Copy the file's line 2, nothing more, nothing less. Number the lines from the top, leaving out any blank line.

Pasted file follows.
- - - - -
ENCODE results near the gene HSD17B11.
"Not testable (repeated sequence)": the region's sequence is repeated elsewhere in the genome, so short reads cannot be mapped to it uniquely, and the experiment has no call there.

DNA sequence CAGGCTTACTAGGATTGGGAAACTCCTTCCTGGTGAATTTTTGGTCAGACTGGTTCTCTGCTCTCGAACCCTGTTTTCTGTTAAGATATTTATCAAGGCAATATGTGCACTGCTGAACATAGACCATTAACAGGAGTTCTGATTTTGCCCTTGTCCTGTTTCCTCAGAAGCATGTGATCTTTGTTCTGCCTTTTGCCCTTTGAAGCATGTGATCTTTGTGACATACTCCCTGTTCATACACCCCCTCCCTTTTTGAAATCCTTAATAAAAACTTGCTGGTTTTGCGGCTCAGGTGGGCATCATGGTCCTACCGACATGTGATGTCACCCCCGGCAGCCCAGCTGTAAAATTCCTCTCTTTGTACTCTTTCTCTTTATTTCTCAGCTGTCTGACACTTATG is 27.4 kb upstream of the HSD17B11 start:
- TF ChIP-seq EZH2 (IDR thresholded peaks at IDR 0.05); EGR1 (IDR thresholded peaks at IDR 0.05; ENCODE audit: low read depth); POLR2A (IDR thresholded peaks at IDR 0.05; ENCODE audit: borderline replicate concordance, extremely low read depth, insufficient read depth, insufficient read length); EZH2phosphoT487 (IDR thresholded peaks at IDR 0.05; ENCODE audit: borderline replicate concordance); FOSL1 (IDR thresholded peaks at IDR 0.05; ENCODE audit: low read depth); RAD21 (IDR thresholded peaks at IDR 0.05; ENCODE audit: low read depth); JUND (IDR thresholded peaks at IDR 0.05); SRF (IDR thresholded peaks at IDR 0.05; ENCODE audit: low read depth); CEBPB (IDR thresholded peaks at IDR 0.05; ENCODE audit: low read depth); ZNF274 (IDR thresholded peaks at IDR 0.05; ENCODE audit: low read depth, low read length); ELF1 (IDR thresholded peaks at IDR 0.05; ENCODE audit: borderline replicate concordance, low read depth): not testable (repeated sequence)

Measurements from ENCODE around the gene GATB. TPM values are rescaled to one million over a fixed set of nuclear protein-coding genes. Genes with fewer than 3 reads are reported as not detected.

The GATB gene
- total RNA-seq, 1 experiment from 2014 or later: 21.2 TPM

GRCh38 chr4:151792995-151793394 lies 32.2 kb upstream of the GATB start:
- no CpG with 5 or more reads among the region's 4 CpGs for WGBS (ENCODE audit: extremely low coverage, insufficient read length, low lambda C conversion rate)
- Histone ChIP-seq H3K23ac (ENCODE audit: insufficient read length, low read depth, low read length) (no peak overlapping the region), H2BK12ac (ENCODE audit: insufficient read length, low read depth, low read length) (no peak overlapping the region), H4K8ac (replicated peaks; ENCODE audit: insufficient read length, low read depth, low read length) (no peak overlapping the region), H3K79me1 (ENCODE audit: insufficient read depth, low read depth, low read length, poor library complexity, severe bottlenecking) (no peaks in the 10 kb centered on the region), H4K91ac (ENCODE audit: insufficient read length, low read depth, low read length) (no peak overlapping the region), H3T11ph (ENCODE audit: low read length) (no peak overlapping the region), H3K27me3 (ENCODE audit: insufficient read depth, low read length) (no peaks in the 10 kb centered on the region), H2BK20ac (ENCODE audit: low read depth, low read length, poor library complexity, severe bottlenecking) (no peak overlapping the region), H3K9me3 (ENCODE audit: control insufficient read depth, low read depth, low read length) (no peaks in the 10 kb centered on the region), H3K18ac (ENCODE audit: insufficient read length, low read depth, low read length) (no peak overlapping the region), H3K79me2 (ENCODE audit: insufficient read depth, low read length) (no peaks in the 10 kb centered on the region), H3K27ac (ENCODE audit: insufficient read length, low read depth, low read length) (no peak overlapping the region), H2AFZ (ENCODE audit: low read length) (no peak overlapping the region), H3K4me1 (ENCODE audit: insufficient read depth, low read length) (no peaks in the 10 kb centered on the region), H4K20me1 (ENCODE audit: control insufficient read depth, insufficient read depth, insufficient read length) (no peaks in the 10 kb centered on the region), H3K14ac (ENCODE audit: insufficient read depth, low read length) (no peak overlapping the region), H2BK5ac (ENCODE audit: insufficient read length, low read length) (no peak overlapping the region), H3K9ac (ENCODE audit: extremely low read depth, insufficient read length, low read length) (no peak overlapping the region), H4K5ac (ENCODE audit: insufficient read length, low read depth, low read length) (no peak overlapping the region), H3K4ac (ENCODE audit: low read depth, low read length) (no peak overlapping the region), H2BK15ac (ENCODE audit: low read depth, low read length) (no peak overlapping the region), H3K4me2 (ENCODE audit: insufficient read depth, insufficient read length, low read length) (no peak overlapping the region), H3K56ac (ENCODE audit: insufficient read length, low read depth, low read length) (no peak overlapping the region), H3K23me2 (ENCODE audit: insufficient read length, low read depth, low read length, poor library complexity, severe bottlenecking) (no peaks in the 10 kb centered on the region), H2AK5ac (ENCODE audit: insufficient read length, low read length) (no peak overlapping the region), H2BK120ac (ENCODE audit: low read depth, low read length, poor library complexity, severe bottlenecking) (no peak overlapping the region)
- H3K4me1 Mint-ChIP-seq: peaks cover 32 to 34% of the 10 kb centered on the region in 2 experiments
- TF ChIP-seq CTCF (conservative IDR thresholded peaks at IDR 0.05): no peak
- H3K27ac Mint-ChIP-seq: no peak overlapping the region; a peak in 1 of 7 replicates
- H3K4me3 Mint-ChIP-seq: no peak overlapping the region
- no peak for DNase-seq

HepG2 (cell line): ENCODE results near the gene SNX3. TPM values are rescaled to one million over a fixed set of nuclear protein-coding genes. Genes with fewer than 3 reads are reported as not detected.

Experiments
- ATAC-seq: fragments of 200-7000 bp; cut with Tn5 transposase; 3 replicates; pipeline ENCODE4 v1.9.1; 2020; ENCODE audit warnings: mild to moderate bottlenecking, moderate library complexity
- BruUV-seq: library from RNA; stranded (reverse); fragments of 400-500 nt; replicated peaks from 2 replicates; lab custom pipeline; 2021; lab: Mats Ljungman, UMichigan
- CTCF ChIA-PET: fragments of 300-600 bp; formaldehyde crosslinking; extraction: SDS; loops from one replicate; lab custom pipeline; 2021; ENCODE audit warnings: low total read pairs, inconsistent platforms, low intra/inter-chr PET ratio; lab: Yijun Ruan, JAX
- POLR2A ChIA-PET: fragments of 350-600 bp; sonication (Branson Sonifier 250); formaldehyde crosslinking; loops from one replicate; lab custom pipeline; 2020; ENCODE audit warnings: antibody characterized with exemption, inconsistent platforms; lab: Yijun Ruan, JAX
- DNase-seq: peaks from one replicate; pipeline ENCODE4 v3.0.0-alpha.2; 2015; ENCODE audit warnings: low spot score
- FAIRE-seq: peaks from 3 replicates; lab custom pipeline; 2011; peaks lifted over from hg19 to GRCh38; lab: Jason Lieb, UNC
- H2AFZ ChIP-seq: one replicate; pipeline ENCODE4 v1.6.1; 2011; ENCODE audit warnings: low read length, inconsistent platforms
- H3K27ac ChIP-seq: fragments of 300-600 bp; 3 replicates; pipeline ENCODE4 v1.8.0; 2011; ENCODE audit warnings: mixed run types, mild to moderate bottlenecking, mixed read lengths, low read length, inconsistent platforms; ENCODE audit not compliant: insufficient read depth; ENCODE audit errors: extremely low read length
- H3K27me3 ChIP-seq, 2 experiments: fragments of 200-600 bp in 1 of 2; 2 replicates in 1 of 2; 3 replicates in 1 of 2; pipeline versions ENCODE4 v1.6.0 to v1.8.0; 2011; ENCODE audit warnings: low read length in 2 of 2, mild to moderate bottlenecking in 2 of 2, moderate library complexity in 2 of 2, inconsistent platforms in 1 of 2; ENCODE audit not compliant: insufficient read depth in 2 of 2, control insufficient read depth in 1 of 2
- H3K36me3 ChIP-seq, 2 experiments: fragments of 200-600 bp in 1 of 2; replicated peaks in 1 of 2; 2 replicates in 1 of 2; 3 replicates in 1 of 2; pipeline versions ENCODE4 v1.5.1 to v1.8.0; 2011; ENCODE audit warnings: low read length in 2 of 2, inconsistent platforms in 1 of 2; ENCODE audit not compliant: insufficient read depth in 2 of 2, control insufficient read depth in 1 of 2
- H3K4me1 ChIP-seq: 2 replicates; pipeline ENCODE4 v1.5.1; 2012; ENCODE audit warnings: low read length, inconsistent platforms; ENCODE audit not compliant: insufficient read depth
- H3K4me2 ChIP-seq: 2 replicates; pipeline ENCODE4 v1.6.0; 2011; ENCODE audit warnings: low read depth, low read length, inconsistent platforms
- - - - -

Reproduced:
"Not testable (repeated sequence)": the region's sequence is repeated elsewhere in the genome, so short reads cannot be mapped to it uniquely, and the experiment has no call there.